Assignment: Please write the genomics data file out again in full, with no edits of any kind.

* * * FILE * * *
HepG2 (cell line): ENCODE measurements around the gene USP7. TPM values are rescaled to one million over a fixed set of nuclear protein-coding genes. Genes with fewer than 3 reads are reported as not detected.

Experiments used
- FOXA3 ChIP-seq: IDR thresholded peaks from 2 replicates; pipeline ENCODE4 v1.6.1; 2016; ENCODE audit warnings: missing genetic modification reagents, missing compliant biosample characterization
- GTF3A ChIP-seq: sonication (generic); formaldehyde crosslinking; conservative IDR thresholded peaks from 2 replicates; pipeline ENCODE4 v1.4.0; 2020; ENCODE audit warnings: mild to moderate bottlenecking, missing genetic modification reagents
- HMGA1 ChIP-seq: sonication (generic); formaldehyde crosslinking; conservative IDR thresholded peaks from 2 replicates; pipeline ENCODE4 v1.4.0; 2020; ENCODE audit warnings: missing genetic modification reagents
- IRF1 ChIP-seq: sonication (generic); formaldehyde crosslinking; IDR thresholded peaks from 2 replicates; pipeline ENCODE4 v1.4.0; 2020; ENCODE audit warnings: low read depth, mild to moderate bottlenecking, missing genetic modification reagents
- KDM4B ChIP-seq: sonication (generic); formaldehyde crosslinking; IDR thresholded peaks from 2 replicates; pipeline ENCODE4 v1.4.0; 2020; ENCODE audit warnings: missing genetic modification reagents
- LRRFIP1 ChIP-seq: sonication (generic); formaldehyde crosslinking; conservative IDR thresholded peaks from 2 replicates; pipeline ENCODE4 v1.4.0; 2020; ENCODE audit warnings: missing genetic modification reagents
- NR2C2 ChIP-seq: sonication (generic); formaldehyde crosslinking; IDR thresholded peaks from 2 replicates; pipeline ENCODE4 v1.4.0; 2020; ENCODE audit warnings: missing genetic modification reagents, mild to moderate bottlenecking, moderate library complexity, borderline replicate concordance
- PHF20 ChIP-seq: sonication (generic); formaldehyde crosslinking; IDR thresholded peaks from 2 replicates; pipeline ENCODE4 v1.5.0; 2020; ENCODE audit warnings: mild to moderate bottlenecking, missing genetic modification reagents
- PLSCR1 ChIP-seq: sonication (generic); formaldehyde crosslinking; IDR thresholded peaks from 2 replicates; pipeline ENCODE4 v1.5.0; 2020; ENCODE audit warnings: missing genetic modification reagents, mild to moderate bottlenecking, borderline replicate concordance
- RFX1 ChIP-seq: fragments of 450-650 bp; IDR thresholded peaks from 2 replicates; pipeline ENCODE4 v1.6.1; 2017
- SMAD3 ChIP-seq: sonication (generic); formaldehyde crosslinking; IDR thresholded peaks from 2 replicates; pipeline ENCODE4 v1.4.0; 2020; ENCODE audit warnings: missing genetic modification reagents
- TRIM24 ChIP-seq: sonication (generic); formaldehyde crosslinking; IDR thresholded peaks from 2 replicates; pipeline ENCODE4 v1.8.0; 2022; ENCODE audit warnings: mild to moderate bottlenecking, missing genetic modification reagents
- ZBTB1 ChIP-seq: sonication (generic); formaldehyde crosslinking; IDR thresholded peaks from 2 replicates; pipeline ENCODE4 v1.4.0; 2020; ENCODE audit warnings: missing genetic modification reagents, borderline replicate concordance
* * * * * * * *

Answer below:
HepG2 (cell line): ENCODE measurements around the gene USP7. TPM values are rescaled to one million over a fixed set of nuclear protein-coding genes. Genes with fewer than 3 reads are reported as not detected.

Experiments used
- FOXA3 ChIP-seq: IDR thresholded peaks from 2 replicates; pipeline ENCODE4 v1.6.1; 2016; ENCODE audit warnings: missing genetic modification reagents, missing compliant biosample characterization
- GTF3A ChIP-seq: sonication (generic); formaldehyde crosslinking; conservative IDR thresholded peaks from 2 replicates; pipeline ENCODE4 v1.4.0; 2020; ENCODE audit warnings: mild to moderate bottlenecking, missing genetic modification reagents
- HMGA1 ChIP-seq: sonication (generic); formaldehyde crosslinking; conservative IDR thresholded peaks from 2 replicates; pipeline ENCODE4 v1.4.0; 2020; ENCODE audit warnings: missing genetic modification reagents
- IRF1 ChIP-seq: sonication (generic); formaldehyde crosslinking; IDR thresholded peaks from 2 replicates; pipeline ENCODE4 v1.4.0; 2020; ENCODE audit warnings: low read depth, mild to moderate bottlenecking, missing genetic modification reagents
- KDM4B ChIP-seq: sonication (generic); formaldehyde crosslinking; IDR thresholded peaks from 2 replicates; pipeline ENCODE4 v1.4.0; 2020; ENCODE audit warnings: missing genetic modification reagents
- LRRFIP1 ChIP-seq: sonication (generic); formaldehyde crosslinking; conservative IDR thresholded peaks from 2 replicates; pipeline ENCODE4 v1.4.0; 2020; ENCODE audit warnings: missing genetic modification reagents
- NR2C2 ChIP-seq: sonication (generic); formaldehyde crosslinking; IDR thresholded peaks from 2 replicates; pipeline ENCODE4 v1.4.0; 2020; ENCODE audit warnings: missing genetic modification reagents, mild to moderate bottlenecking, moderate library complexity, borderline replicate concordance
- PHF20 ChIP-seq: sonication (generic); formaldehyde crosslinking; IDR thresholded peaks from 2 replicates; pipeline ENCODE4 v1.5.0; 2020; ENCODE audit warnings: mild to moderate bottlenecking, missing genetic modification reagents
- PLSCR1 ChIP-seq: sonication (generic); formaldehyde crosslinking; IDR thresholded peaks from 2 replicates; pipeline ENCODE4 v1.5.0; 2020; ENCODE audit warnings: missing genetic modification reagents, mild to moderate bottlenecking, borderline replicate concordance
- RFX1 ChIP-seq: fragments of 450-650 bp; IDR thresholded peaks from 2 replicates; pipeline ENCODE4 v1.6.1; 2017
- SMAD3 ChIP-seq: sonication (generic); formaldehyde crosslinking; IDR thresholded peaks from 2 replicates; pipeline ENCODE4 v1.4.0; 2020; ENCODE audit warnings: missing genetic modification reagents
- TRIM24 ChIP-seq: sonication (generic); formaldehyde crosslinking; IDR thresholded peaks from 2 replicates; pipeline ENCODE4 v1.8.0; 2022; ENCODE audit warnings: mild to moderate bottlenecking, missing genetic modification reagents
- ZBTB1 ChIP-seq: sonication (generic); formaldehyde crosslinking; IDR thresholded peaks from 2 replicates; pipeline ENCODE4 v1.4.0; 2020; ENCODE audit warnings: missing genetic modification reagents, borderline replicate concordance